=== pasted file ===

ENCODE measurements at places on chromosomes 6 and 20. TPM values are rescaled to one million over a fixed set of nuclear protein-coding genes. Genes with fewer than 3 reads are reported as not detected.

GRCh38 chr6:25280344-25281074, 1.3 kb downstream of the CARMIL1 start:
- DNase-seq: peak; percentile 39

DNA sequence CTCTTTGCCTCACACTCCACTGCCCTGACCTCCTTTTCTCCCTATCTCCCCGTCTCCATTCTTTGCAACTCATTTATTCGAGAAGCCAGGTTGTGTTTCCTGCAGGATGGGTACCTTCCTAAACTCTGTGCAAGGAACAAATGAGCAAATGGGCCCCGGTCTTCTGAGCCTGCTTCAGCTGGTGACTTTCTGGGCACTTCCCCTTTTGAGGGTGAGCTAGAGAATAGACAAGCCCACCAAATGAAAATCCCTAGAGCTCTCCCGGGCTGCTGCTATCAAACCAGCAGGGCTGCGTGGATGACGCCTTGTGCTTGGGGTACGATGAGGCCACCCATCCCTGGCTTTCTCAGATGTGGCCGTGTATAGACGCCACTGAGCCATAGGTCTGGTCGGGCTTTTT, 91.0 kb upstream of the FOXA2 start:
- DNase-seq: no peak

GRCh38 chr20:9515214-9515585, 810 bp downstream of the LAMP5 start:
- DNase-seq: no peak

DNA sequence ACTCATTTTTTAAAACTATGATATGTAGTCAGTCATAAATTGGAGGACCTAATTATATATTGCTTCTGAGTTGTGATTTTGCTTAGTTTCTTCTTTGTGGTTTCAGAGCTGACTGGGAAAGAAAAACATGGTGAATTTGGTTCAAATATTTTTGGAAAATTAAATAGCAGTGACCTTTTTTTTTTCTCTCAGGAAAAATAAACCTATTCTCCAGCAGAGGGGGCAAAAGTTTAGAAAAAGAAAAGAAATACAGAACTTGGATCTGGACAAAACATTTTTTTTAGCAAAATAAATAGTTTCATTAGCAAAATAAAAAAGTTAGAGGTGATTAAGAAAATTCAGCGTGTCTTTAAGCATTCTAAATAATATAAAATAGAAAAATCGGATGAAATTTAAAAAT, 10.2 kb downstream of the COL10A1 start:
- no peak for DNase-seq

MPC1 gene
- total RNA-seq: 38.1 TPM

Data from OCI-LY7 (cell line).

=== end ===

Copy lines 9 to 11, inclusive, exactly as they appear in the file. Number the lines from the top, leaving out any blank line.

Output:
- no peak for DNase-seq

MPC1 gene
- total RNA-seq: 38.1 TPM